Design Specs| The DOs and DON’Ts of creating one
The smaller details and subtleties are what make you stand out from the crowd. And this applies to every design detail of your app and website. However, going after these details all the time is a tedious task, and it can be better handled with a design specification document. This blog revolves around this highly effective document, so let’s dive right in.
What are design specs?
Design specs (abbreviated from design specifications) are a blueprint for providing detailed information from designers to developers about the user interface details, design assets, possible user flow, and layouts, etc.
To elaborate, here is the information that is present in our design specs document:
- User interface information — this includes details about color pallets, typography, measurements, etc.
- Design assets — icon and button styles, media, etc. It includes all the design requirements that cannot be coded can.
- User experience layouts — information regarding user flows, their possible behavior, placements of features in line with this behavior. This way developers can understand the reasoning behind features and give priority as well.
- Other vital information — any information that isn’t included in the above categories can go here. It can include research findings, prototype links, older references, etc.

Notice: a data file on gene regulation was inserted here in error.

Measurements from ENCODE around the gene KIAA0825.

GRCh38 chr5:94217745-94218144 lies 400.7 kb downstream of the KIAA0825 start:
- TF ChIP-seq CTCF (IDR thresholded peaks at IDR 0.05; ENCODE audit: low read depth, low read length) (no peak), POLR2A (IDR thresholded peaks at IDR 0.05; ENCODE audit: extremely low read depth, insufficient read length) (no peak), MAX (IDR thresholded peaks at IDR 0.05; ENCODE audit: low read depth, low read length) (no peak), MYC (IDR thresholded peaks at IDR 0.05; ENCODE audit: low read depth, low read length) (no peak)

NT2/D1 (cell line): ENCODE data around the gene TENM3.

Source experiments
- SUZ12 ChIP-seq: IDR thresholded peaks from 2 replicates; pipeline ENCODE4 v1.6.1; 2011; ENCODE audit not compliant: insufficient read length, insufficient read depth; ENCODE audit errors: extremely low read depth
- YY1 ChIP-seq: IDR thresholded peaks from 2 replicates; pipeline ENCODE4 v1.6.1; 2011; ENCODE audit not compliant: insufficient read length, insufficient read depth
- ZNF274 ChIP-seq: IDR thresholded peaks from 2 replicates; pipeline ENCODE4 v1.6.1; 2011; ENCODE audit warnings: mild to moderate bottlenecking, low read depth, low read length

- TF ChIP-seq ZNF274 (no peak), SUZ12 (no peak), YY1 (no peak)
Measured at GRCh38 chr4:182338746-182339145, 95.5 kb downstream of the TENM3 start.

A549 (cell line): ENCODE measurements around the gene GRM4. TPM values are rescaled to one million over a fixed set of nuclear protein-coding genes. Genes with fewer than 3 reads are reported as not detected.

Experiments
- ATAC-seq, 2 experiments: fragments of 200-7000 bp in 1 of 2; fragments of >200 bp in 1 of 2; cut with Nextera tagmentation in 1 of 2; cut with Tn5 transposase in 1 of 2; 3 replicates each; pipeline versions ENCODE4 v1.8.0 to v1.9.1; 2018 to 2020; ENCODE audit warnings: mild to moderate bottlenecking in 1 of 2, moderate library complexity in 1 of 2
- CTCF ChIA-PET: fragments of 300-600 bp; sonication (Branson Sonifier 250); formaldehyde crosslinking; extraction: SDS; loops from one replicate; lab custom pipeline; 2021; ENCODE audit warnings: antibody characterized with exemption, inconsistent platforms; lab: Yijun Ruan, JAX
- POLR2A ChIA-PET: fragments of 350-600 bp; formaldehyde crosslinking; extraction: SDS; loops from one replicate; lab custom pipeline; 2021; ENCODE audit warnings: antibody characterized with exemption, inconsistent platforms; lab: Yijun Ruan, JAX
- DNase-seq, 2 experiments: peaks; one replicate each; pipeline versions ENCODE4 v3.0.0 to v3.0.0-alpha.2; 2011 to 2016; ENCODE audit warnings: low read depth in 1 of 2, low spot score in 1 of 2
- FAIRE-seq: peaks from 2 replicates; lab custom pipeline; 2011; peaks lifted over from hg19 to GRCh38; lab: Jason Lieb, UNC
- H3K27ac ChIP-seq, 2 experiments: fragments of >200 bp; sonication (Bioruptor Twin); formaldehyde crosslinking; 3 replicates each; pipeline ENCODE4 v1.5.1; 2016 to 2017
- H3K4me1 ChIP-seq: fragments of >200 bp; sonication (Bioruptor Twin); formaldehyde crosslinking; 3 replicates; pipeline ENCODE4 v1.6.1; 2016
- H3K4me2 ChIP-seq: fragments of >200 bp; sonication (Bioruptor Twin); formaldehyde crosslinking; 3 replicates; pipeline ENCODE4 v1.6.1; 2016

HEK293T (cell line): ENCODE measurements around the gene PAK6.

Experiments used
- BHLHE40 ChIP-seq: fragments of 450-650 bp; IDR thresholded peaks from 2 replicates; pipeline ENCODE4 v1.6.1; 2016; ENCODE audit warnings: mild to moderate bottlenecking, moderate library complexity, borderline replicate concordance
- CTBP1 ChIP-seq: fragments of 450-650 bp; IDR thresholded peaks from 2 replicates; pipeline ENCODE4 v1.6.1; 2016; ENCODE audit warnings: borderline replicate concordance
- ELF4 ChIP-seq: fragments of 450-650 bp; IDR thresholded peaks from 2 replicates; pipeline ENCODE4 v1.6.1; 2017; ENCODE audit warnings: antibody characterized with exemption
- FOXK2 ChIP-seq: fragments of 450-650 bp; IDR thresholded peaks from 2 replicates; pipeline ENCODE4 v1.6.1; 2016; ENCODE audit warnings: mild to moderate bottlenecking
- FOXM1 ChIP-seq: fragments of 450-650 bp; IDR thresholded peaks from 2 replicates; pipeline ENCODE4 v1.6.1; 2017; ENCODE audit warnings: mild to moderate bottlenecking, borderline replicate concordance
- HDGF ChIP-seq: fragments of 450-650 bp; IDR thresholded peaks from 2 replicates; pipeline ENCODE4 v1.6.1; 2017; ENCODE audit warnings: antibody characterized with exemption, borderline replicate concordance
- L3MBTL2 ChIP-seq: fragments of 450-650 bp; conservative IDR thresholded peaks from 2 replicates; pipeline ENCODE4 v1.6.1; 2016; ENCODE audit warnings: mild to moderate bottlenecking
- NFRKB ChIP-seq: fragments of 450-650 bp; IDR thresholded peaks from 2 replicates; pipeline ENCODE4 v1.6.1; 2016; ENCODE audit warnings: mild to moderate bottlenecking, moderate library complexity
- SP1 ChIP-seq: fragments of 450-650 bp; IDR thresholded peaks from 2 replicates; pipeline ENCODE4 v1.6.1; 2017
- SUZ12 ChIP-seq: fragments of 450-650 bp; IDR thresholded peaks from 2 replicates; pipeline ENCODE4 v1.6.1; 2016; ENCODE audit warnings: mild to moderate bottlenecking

DO’s and DON’Ts in design specs creation
Design specs are all about improving designer-developer communication and collaboration while streamlining the process to help save time, efforts, and money in an efficient manner. To make this happen, you will need to ensure that there is no room for errors in creating design specs. Let’s see how this can be done:
- Do keep your design specifications document complete in every aspect. You can have separate design specs for your web application and mobile application, but they should have all the information that developers need at any given time. Smaller things like spacing values, grids, social media icons, opacity values, and similar details should not be missed out on.
- Keep the document easy to read and understand. You can use image references, hand-drawn sketches, etc to convey any specific requirements. A presentable and organized document will be very useful for the developers and designers.
- Continuous updates and iterations need to be done in the document so that last-minute requirements do not trouble anyone. And these iterations should be done systematically so that developers can make out the new changes and amendments accordingly.
- Involve developers right from the start, instead of asking them for their feedback only when the document is ready. This way their inputs can be included right from the beginning and the feasibility of the design can be cross-verified. And this ensures that developers are informed about the requirements from day one.
- Don’t give a range of values/color options. You should be as specific as possible to avoid any rework.
- Design spec docs can be created during research, analysis, design phase, or even validation testing phase, so it’s never too late to have one.
As we have covered in the blog, a design spec doc serves many vital purposes. It especially comes in handy during the developer handoffs. Communication and collaboration become way easier when there is a common reference document for all to utilize. You can ping us here if you are still not convinced with this whole idea and get an inside look at how we make it work.